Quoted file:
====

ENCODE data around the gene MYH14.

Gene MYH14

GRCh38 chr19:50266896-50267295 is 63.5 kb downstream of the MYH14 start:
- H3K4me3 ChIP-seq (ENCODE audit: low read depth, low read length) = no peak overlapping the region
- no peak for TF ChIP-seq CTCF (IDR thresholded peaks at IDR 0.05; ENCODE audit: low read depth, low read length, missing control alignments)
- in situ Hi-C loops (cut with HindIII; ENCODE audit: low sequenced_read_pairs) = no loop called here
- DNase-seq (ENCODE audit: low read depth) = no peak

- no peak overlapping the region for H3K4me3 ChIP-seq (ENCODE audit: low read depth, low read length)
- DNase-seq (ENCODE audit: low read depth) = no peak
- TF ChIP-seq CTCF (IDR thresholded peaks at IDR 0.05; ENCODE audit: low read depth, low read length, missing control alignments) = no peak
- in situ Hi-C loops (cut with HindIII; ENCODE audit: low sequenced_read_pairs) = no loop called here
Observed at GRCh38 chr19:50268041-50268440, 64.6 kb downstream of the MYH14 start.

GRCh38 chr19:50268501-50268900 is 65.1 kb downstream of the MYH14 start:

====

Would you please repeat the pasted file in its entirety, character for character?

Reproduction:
ENCODE data around the gene MYH14.

Gene MYH14

GRCh38 chr19:50266896-50267295 is 63.5 kb downstream of the MYH14 start:
- H3K4me3 ChIP-seq (ENCODE audit: low read depth, low read length) = no peak overlapping the region
- no peak for TF ChIP-seq CTCF (IDR thresholded peaks at IDR 0.05; ENCODE audit: low read depth, low read length, missing control alignments)
- in situ Hi-C loops (cut with HindIII; ENCODE audit: low sequenced_read_pairs) = no loop called here
- DNase-seq (ENCODE audit: low read depth) = no peak

- no peak overlapping the region for H3K4me3 ChIP-seq (ENCODE audit: low read depth, low read length)
- DNase-seq (ENCODE audit: low read depth) = no peak
- TF ChIP-seq CTCF (IDR thresholded peaks at IDR 0.05; ENCODE audit: low read depth, low read length, missing control alignments) = no peak
- in situ Hi-C loops (cut with HindIII; ENCODE audit: low sequenced_read_pairs) = no loop called here
Observed at GRCh38 chr19:50268041-50268440, 64.6 kb downstream of the MYH14 start.

GRCh38 chr19:50268501-50268900 is 65.1 kb downstream of the MYH14 start: